Friday, January 14, 2005

Religions and scientific mindset

The religious mindset and the scientific mindset make a very intriguing pair. The Baconian school of philosophy would have us believe that scientists were expected to be atheists. How could an empiricist possibly believe a ‘divine cause’? But was it the case with all our scientists?

Here, I have tried to analyse how Christianity, Hinduism and Islam are living with scientific mindset. The people of interest are the ones who have been identified with these religions stereotypically. Therefore, I would be discussing about Christian Europeans, Hindu Indians and Muslim Arabs.


Christian church had a very troubled relationship with scientists. Its problems were compounded by the fact that people who questioned and falsified the Christian truths and solutions were its own people. From the beginning of the renaissance it had to compete with scientific developments that have since then taken away most of its folk in the Christian heartland of Europe. Now most of the European churches have very low attendance to its services. Christianity is surviving because it has become a cultural identity there. But not everything is lost for the religious Christianity.

In the United States of America, it’s still fighting against scientific theories that directly question its existence. We are now finding “Intelligent Design” (ID) theorists trying to push their arguments into school curriculum and calling the Darwinian Evolutionary theory flawed.

At the one end church proudly and may be with some justification claimed that Christian life style paved the way for the glorious industrial and scientific development in Europe, ironically, on the other hand, it had to fight for its own existence as a spiritual guide of the masses. Still it grew to be the most dominant religion around the world within few decades because of those developments. It’s still strong among the converted people without any indigenous scientific development. This is generally the case with rest of the world. So the interesting thing would be how these converted people, scientists and deeply religious among them, handle the anomalies which European Christians fought and still fighting over? Well, it’s beyond the scope of my discussions.

Hinduism and Islam:

I thought it would take much of time and space while discussing about Indians and Arabs. Sadly, as I wrote through the passages about Christianity, I found I could easily finish off this discussion about Hinduism and Islam within few sentences as there were no conflicts between religion and scientific developement in these societies.

The western influence is the direct cause of any scientific development and industrial revolution in these countries. This scientific development has never really threatened the most advanced form of religious philosophies in these countries. However, the most barbaric forms of religious practices have vanished or gradually vanishing. But this can’t be attributed to the development of scientific mindset when in most of the cases, reformation of the religions was the major drive in eradicating these practices.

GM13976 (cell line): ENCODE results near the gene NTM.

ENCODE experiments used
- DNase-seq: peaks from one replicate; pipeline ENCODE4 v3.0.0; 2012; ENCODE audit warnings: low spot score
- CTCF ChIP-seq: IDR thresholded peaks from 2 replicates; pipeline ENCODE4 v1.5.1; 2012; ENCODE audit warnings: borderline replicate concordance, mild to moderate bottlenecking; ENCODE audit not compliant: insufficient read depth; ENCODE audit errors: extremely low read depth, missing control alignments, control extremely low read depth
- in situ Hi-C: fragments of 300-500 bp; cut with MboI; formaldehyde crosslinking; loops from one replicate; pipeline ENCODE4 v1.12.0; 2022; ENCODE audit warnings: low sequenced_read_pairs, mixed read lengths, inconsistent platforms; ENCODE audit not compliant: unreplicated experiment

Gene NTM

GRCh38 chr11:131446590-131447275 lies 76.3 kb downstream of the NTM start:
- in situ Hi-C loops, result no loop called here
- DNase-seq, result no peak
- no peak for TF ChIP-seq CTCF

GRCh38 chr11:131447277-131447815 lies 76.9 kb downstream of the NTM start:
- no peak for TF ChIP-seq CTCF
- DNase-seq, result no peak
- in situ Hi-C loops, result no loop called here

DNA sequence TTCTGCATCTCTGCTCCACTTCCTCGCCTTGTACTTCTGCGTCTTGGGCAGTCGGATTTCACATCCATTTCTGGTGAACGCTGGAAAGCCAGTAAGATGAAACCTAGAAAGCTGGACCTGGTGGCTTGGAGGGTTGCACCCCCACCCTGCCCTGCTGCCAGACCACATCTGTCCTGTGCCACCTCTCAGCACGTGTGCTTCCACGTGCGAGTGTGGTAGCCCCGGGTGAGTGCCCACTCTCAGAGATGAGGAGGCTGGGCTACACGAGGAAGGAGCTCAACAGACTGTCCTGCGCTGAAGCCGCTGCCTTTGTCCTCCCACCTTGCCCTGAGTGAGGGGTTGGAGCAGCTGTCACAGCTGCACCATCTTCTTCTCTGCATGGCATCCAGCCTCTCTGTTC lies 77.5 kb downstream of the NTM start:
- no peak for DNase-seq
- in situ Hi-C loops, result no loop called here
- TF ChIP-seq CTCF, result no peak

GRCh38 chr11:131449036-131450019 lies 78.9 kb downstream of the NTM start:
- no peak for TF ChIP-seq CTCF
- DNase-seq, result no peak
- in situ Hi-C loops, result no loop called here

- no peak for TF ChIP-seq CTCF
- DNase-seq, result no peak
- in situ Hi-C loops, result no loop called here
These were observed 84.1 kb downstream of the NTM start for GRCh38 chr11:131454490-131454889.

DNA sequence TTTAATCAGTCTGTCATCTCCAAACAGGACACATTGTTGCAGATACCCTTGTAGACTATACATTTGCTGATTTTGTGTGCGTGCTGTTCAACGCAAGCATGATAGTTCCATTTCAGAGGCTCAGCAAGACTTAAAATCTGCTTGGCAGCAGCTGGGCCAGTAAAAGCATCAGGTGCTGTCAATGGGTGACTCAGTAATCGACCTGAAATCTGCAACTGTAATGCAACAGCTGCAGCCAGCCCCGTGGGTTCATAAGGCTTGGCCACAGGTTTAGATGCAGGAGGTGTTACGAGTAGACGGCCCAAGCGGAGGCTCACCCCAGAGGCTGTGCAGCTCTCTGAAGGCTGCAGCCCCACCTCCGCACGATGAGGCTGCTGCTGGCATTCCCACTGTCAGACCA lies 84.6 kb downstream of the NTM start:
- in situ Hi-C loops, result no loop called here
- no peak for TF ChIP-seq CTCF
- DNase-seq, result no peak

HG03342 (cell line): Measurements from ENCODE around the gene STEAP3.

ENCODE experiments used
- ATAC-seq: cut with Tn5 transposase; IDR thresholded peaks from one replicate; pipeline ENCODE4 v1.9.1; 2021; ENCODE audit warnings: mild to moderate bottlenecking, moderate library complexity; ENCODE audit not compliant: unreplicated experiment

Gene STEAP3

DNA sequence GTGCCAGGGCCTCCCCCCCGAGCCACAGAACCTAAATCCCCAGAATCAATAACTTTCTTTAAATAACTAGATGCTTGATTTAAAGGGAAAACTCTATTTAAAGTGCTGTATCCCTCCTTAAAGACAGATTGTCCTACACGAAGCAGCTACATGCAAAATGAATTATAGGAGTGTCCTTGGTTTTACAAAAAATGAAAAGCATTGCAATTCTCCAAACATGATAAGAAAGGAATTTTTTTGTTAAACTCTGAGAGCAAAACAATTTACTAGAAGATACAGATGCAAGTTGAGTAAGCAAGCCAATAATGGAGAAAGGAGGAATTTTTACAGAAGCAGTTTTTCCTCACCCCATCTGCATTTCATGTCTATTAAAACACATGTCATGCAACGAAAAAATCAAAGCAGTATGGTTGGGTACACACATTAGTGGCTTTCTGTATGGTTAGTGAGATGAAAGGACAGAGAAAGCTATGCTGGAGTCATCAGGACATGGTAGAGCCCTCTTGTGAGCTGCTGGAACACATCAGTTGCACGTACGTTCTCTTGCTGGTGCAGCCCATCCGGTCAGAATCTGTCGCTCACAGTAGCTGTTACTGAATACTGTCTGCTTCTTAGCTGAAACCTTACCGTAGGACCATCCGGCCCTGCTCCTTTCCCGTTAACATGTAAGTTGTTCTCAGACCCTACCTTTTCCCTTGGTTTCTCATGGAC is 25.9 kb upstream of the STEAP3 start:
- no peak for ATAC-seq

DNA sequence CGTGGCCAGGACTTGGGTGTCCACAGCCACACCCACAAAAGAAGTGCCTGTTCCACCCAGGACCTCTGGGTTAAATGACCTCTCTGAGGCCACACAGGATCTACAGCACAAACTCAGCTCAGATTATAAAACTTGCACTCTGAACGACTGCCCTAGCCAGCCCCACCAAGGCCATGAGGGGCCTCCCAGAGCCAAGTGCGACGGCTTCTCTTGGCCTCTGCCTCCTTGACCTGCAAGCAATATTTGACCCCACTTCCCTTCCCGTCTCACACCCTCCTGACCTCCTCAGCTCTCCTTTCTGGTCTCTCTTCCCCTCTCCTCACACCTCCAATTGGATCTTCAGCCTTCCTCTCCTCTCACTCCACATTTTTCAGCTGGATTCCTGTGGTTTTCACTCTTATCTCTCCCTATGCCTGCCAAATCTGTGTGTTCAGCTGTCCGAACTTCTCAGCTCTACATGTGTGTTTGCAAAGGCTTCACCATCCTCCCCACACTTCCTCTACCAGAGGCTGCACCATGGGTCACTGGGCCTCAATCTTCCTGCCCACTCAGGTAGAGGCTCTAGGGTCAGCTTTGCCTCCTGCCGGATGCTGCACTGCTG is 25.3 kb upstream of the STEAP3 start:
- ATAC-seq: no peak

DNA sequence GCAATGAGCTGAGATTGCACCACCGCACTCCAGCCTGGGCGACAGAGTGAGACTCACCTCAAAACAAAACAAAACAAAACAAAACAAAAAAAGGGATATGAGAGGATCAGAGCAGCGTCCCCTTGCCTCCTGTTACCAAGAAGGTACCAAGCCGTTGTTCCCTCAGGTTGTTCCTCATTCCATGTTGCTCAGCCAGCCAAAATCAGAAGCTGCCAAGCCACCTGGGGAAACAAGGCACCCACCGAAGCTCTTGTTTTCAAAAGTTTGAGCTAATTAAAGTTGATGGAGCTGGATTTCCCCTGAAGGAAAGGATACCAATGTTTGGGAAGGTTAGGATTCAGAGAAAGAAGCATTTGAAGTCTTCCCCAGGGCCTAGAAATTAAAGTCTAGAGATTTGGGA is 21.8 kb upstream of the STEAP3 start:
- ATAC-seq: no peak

But, has the scientists of these countries directly ever challenged and proved that major religious philosophies were flawed? Unfortunately, the Baconian scientists in these countries were hardly bothered about these philosophies. In India, the religious institutions were hardly threatening. In Arab countries, they were hardly sparing. In both these regions religious mindset and scientific mindset were happy to be separated and co-exist. The scientists, even if inclined to challenge, were further hampered by the fact that the theories that they were trying disprove were developed by their own ancestors and the theories that they were supporting in its place were developed by the people of different religious and ethnic background. This is a very subtle and a powerful dampener. The most brilliant people of these countries have become victims of their identities.

Now, we find both in India and in Arab countries religions are thriving without any serious threat to their foundations. The failure to produce the philosophers in the mould of Francis Bacon to put an end to the religious solutions (corresponding to Islamic and Hindu philosophies) has left these countries with Physicists that believe in astrology, biologists that believe in the Supreme Being.

Now, that puts us an interesting question whether there were no western scientists with beliefs. Newton was supposed to be a believer. But his god was supposed to be more sophisticated than as explained by the existing religions. Anyway, he lived before Darwin. What about others? I really don’t have the percentage statistics of atheist scientists and believer scientists in the western world.

The quest of 'higher' god drove many religious people in Europe to doubt the biblical knowledge. But will Hindus and Muslims ever have that feeling of inadequacy with their religious beliefs?

Perhaps the cultural renaissance in India and Arab countries need serious threat to the existing beliefs. I consider that path taken by the European society after medieval ages is the right one(if not perfect, though I don't know the criteria for that) from evolutionaly point of view. Any alternatives at any point of time in the history doesn't seem to be viable and worth emulating.

This conclusion might imply that Hindus and Muslims in western countries have better chances of producing great minds. Nevertheless, it also depends upon the degree of assimilation of these populations in those adopted countries.